Carving Beliefs for Change: RTP Open Day
Wednesday, July 13th was a precious day for the children and community of Namisi Education Zone in Mangochi district as they had an Open Day organised by the Reducing Teenage Pregnancies (RTP) project.
Reducing Teenage Pregnancies is an integrated health and education programme that is funded by the Norwegian Agency for Development Cooperation (NORAD). The project started in 2014 and is running for 3 years in six districts (Mangochi, Machinga, Balaka, Mchinji, Ntcheu and Phalombe) with project partners, the Forum for African Women Educationalist Malawi (FAWEMA) and Banja La Mtsogolo (BLM) – in close collaboration with various Government ministries.
The event, organised by project partner FAWEMA, was graced by a number of influential people within the community including chiefs, teachers, as well as the Primary Education Advisor (PEA) for Namisi Zone. The theme of the event was centered on Reducing Teenage Pregnancies and Increasing Girls’ Participation in Education in Malawi.
The theme was fitting for a crisis looming particularly in Mangochi district – teenage pregnancies. Mangochi consists of the highest proportion of children in Malawi who have started childbearing – close to 50%.
In the Malawian context, teenage pregnancies occur as a result of compounding reasons consisting of poverty, education and cultural practices. It is common for parents to groom their daughters for marriage at an early age out of tradition or for girls to drop out of school and depend on a man – influenced by the perceived economic benefits of marriage.
These are just some of the harsh realities surrounding teenage girls. They help explain the staggering rate of school dropouts and the underrepresentation of girls in school.
In his opening remarks one of the teachers at Namisi Primary School stated that this year alone, over twenty girls dropped out of school because of early pregnancies. “We have over forty girls still in school, that are working hard – and we are expecting that the girls who dropped out will return to school after giving birth,” he said.
Several activities at the Open Day by students, teachers, and parents were aimed at raising awareness on the various struggles teenage girls face. One of the activities was a song from a group of girls, which was in essence – a plea to teachers to stop molesting them.
Photo Caption: Students singing at the event [Photo taken by Jonas Gratzer/Freelance Photographer]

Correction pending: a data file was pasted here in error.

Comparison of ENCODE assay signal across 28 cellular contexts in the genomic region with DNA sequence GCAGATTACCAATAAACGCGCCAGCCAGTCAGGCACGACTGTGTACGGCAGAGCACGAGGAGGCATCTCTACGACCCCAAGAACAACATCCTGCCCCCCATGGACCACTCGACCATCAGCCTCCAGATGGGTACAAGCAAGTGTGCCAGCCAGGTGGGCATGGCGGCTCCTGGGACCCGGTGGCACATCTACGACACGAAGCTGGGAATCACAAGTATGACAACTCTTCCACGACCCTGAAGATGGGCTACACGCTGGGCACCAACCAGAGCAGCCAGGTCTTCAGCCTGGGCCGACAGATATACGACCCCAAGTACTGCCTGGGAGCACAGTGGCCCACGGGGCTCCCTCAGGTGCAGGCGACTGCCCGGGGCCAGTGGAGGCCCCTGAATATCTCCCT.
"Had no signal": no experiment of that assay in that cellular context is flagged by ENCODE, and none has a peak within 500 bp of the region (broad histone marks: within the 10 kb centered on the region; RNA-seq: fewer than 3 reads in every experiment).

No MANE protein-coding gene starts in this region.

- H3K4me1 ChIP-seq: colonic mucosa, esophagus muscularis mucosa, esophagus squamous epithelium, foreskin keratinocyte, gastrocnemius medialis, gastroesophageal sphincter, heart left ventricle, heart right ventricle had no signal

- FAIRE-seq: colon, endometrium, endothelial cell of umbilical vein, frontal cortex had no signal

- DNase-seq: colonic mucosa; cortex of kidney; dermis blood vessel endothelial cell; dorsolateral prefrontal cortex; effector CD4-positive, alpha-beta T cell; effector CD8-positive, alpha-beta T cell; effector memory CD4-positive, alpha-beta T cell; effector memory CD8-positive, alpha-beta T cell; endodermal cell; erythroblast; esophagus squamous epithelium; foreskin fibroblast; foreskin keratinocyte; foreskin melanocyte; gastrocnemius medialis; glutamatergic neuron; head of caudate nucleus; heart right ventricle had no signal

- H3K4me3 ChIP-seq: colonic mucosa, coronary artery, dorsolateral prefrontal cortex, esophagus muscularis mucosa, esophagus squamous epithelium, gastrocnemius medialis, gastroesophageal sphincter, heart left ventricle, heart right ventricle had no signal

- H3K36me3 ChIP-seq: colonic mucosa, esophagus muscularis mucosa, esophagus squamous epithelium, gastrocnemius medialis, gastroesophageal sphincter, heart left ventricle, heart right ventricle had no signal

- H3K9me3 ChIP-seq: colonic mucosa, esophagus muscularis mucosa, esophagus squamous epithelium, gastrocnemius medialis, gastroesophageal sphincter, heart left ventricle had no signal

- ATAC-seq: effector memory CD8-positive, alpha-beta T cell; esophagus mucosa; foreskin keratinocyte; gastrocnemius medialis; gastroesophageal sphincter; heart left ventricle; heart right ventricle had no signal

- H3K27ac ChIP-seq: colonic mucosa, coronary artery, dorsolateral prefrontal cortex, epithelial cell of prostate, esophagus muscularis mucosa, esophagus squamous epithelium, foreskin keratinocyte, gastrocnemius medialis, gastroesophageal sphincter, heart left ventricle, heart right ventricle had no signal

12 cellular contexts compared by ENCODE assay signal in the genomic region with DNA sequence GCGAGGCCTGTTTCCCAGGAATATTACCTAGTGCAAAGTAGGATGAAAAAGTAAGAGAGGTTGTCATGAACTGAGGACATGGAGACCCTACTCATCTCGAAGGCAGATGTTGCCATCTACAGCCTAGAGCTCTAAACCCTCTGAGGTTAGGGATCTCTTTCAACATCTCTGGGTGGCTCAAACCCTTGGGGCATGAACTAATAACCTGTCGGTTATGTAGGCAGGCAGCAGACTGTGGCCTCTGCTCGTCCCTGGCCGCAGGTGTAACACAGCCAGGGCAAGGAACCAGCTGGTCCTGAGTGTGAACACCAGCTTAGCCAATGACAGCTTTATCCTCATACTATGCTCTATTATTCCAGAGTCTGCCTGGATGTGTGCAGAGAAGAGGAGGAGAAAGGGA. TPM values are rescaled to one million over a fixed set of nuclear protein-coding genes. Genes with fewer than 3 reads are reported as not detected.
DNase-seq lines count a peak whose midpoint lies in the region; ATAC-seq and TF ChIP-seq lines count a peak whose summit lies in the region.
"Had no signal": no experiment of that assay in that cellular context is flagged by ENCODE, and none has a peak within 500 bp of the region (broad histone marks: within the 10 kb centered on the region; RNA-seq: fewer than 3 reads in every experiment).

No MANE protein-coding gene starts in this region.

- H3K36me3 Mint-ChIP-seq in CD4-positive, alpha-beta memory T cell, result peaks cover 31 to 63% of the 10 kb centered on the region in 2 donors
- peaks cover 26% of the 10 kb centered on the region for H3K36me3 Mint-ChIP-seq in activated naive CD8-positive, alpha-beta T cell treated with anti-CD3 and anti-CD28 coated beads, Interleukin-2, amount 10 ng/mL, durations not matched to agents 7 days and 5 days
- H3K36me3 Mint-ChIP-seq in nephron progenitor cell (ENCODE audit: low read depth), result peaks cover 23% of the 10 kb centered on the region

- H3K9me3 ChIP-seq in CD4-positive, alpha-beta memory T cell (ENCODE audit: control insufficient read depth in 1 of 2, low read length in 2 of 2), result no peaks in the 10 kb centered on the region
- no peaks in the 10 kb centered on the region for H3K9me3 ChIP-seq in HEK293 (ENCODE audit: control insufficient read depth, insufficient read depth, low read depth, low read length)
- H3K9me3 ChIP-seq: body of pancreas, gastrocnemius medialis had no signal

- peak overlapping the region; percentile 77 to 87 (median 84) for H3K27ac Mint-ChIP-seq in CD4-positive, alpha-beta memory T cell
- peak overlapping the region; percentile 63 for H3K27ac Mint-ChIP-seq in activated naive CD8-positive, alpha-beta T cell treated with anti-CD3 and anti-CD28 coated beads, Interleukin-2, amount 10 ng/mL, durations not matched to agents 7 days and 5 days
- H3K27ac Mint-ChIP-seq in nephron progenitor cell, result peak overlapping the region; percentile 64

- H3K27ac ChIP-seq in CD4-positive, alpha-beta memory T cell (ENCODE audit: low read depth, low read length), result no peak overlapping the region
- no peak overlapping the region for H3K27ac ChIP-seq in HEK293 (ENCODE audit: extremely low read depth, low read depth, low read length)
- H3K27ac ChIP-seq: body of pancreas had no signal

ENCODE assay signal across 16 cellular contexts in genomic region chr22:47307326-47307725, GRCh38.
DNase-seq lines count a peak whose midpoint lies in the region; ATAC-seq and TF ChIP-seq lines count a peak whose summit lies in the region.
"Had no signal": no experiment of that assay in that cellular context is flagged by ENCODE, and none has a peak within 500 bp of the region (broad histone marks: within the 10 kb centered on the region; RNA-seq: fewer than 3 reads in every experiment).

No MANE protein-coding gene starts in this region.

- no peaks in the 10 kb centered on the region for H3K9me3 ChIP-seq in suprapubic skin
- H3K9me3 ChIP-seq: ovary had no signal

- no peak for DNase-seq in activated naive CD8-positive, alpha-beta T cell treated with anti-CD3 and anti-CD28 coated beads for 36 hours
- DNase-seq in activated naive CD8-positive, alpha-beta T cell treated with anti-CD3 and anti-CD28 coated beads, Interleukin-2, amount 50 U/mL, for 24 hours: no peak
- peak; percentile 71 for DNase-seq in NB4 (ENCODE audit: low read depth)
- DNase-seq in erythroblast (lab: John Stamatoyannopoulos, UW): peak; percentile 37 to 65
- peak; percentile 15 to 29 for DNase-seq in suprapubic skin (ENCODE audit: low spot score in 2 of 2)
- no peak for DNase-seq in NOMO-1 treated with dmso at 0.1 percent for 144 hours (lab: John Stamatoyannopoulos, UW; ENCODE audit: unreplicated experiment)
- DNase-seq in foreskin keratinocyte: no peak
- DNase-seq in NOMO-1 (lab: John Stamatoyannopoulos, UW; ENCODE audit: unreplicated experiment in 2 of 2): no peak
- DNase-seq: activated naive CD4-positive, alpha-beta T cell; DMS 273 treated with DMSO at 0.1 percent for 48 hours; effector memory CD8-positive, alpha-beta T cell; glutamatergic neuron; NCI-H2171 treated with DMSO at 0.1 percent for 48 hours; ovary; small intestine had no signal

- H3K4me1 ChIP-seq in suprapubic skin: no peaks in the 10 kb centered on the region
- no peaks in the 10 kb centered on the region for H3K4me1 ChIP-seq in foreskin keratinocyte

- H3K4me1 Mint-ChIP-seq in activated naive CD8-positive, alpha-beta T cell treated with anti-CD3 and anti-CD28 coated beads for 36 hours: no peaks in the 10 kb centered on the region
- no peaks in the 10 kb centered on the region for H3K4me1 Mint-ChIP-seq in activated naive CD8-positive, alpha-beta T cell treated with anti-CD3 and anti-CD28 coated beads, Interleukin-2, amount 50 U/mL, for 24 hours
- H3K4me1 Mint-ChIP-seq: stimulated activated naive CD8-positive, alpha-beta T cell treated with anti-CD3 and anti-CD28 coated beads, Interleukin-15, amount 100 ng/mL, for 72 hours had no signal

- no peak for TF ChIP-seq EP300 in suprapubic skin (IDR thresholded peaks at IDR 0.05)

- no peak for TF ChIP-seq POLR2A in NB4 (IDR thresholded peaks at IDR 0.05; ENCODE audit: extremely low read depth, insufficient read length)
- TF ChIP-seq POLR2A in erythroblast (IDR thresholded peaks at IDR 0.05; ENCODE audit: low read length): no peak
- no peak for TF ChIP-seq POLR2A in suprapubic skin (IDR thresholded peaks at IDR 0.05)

As melodic as the song was – accompanied by a spectacle of a dance, it did more than just entertain the crowd. The song left an awkward chill… a sense of realness and conviction from its listeners, who were hearing at first hand – accounts of the day-to day-struggles of teenage girls.
To this, the Primary Education Advisor for Namisi Zone, Mrs. Mkumbira, remarked, “the message did not just come as an act of entertaining the audience, it is a very important message that should be taken seriously.” She went on to publicly criticise and shame all teachers that are involved in such misconducts and urged them to stop immediately.
Furthermore, the PEA encouraged all teenage mothers to return to school. She also encouraged girls to work hard in school and avoid early pregnancies that bring with them complications and diseases such as Fistula and HIV/AIDS.
As an inspiration to the girls, Ms. Kholomana, the youngest teacher at the school posed as a role model and spoke to the girls about the importance of getting educated. Using herself as an example, she narrated her life experiences. She also recounted the challenges she faced as a girl throughout her education such as being pursued by older men and lacking financial provisions – that could have gotten her off track. “This did not stop me from working hard and getting to where I am today,” she said movingly, leaving the crowd cheering.
Photo Caption: Teacher Kholomana giving an inspirational remark[Photo taken by Jonas Gratzer/Freelance Photographer]
In closing, the Guest of Honor Mr. Zingani, Head Teacher of Katema Community Day Secondary School expressed his support for educating girls. The advantage of educating a girl he said, is that they make mature and sound decisions that serve as a model to other girls.
Chief Chilembwe, on behalf of Group Village Head (GVH) Katema was appreciative for every one being present at the event and thanked Save the Children and FAWEMA for putting the event together.
It is one thing to bring a crowd together and have them listen to speeches and be entertained – its another thing to do just, but compel that crowd to change for what it is you are advocating.
The RTP Open Day ended in an optimistic tone because of what the crowd took home. They took home thought provoking words that will surely start chiseling away at the set of beliefs and practices undermining and prohibiting teenage girls – words that will be sure to cement change starting in Namisi Zone, for every last child!
Written by Anissa Chitwanga, Advocacy & Campaign Officer